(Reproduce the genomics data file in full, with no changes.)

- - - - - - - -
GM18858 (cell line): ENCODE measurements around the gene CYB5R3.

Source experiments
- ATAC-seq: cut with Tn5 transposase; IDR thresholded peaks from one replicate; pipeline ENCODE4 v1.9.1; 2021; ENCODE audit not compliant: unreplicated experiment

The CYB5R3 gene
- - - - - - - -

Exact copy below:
GM18858 (cell line): ENCODE measurements around the gene CYB5R3.

Source experiments
- ATAC-seq: cut with Tn5 transposase; IDR thresholded peaks from one replicate; pipeline ENCODE4 v1.9.1; 2021; ENCODE audit not compliant: unreplicated experiment

The CYB5R3 gene